Monday 30 March 2009

The SHADOWS: Out Of The Shadows

(#31: 27 October 1962, 3 weeks; 24 November 1962, 1 week; 22 December 1962, 1 week; 19 January 1963, 2 weeks)

Track listing: The Rumble/The Bandit/Cosy/1861/Perfidia/Little “B”/Bo Diddley/South Of The Border/Spring Is Nearly Here/Are They All Like You?/Tales Of A Raggy Tramline/Some Are Lonely/Kinda Cool

Here is where some Shadows purists got off the bus; by now, Jet Harris and Tony Meehan had both jumped or been pushed out of the Shadows, depending on whose accounts you read and trust, and been replaced by the allegedly more malleable Brian Bennett and Brian “Licorice” Locking on drums and bass respectively. Both Harris and Meehan reckoned that the Shadows lost it immediately thereafter, and setting the brooding thrust of their subsequent run of 1963 duo hits (“Diamonds,” “Applejack”) against the amiable politesse of parallel Shadows hits (“Dance On,” “Foot Tapper”) could theoretically go some way towards demonstrating this.

But the truth, as always, is necessarily more complicated. True, the Shadows offer on their second album perhaps the politest version of “Bo Diddley” one is ever likely to hear, all Home Counties vowels, a harmonica which owes more to Genevieve than Little Walter, and a shave and a haircut for tuppence out of the High Street barber’s (half day closing on Wednesday). But that has to be set against their strutting reading of “South Of The Border” with Hank stretching out in a bluesy middle section and a bass-led rhythm pattern which owed as much to Ricky Nelson’s version of “Summertime” as Deep Purple’s “Black Night” was later to do. Similarly, Ike Isaacs’ “The Rumble” initially resembles a sturdy petition from Tunbridge Wells churchgoers rather than a Thames Estuary Link Wray but is still tough enough by 1962 Britbeat standards.

Much of the credit for this toughness has to go to Brian Bennett, the album’s unexpected star, fresh from Marty Wilde and the Wildcats, who certainly does anything but lay back. “Tales Of A Raggy Tramline” was recorded when Harris was still in the band – indeed, was co-written by Harris - and together Harris and Bennett work up a startling pattern, drum n’ bass whichever way one looks at it, to heighten the otherwise standard Ventures-style workout. Speaking of the Ventures, the Shadows’ take on “Perfidia” is markedly more reflective, and set to a tango tempo (their big hit single of this period was, fittingly, “Guitar Tango”) which somehow turns into a tearoom cha-cha (complete with a curious “OOOOOOOHHHHHHHHH!!!” collective vocal eyebrow as though locked overnight in the gents’ toilets at Victoria Coach Station) but still displays some remarkably inventive exchanges between guitars and Bennett’s carefully patient tom-toms. Best of all, perhaps, is “Little ‘B’,” Bennett’s big feature, a cursory fast-paced rocker which slowly rises to a tumultuous boil over five minutes as Bennett’s solo, again accenting on the tom-toms and accompanied by occasional ooh-yah whoops, demonstrates dynamics that are extremely similar to some we shall hear at the opposing end of this decade (and for some while into the next); I expect that some young ears in Birmingham in particular were already perking up and taking aural notes. And then, completely unexpectedly, halfway through Bennett’s solo, extra bubbling percussion is added and we are suddenly encountered with the father of “Pump Up The Volume.”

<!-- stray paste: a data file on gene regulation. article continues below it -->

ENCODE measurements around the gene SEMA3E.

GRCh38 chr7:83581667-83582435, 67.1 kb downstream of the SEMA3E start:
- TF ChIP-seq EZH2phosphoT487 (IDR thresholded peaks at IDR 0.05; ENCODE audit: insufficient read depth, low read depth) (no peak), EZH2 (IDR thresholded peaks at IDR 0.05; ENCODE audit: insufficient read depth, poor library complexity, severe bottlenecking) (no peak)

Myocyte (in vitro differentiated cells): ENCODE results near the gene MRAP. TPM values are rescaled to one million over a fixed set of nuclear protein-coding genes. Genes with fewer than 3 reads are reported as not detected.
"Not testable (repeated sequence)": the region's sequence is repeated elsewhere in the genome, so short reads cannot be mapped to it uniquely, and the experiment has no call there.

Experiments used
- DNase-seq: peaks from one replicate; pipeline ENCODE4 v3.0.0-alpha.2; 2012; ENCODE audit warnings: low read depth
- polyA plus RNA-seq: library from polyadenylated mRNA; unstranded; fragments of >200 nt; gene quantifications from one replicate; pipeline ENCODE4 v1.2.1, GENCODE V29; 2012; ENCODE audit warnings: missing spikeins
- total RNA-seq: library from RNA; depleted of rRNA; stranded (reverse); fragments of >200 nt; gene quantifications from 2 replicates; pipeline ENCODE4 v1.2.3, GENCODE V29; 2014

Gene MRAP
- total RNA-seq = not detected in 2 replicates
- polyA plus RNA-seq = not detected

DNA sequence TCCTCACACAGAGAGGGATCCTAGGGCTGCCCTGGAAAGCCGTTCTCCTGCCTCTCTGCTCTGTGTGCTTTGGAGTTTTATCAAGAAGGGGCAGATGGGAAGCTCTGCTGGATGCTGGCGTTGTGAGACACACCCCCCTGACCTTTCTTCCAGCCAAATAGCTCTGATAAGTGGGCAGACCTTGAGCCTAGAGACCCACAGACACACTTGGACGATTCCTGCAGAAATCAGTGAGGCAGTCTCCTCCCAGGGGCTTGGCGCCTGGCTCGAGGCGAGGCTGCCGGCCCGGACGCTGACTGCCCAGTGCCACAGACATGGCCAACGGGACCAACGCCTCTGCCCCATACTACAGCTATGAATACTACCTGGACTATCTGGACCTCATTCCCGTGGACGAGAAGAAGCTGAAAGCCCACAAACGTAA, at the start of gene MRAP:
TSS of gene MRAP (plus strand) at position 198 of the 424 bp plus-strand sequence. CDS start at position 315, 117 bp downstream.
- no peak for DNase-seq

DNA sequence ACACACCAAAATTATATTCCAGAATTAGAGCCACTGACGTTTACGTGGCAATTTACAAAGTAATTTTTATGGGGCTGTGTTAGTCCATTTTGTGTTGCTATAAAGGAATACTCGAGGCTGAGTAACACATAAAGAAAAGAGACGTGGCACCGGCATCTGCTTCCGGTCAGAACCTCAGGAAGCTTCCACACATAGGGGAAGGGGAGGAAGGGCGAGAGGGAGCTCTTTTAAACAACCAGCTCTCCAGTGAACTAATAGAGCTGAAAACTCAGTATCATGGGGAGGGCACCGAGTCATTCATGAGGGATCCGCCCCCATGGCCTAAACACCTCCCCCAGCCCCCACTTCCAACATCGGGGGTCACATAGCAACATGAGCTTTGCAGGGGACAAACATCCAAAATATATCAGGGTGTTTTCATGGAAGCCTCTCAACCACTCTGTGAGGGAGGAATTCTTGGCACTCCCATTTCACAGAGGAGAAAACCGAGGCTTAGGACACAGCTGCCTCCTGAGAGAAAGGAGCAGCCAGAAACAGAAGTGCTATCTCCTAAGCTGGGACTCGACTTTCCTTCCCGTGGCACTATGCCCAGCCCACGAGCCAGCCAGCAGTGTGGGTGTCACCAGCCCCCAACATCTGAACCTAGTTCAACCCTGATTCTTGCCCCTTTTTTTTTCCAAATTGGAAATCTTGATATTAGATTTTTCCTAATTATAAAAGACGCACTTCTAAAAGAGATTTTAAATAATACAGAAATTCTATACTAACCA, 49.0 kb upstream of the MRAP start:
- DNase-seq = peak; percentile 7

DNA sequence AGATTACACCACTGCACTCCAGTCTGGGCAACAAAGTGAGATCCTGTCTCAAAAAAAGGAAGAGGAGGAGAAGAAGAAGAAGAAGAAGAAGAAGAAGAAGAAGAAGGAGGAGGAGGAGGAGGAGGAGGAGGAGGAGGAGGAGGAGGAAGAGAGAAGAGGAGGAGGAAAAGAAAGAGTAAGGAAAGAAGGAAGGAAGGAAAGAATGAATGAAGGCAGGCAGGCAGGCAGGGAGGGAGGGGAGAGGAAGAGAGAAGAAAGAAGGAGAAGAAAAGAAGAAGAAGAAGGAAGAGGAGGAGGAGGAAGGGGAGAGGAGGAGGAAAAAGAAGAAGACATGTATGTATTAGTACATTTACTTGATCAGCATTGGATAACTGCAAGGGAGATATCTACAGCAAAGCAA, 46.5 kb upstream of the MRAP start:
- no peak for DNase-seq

Elsewhere, “1861” has a decidedly martial feel to it (a Civil War marching pattern in particular) but then cruises and plucks along like a cheerier variant on the “High Noon” theme; “Kinda Cool” features Hank on rebounding Cramer piano once again; and “Some Are Lonely” is an extremely rare example of a composition by the group's employer, Cliff Richard – as with much of the rest of the album (and other number one albums of this period) there is a decided Latin feel to its tempo and pace (complete with decorative castanets) but it’s not bad at all. There are two vocal harmony numbers; “Are They All Like You?” with its rather unsettling leitmotif of “Ring-a-ding-a-ding” is an Everlys variant, while “The Bandit” – adapted by “South Of The Border” composers Jimmy Kennedy and Michael Carr from a melody by, of all people, Milton Nascimento – is a solemn Kingston Trio-style lament, the solemnity of which belies its relatively trite lyrics (“OlĂ©, I am a bandit,” “Blue Brazilian sky” – although the latter points forward, both lyrically and aurally, to Chris Isaak’s “Blue Spanish Sky”). The stentorian delivery of expressions such as “Shoot to kill” looks forward, not just to the Byrds, but even unto “Cortez The Killer.”

That last comparison is not farfetched; Neil Young was by this time in his last year at high school and it is impossible in particular to listen to this album’s dreamy (and, yes, rather shadowy) ballads without imagining the young Neil practising along; “Spring Is Nearly Here,” despite Norrie Paramor’s intrusive Ovaltine strings, floats as benignly as the pumpkin papa of all harvest moons; while “Cosy” is my own favourite of these tracks – I note the similarity of Hank’s slowly descending guitar motif to “Bend It” by Dave Dee & Co. but the limpid lanterns of dreaming tremolo arms as warm as those of Morpheus and the evening terrains of subtle rhythm progress in different dimensions thereafter; I see the forebears of “Albatross” and even, in places, the Durutti Column – a patient proceed towards eventual end horizons, a blue skyway of airy purchase, a land more wonderful than even 1962 might have thought possible.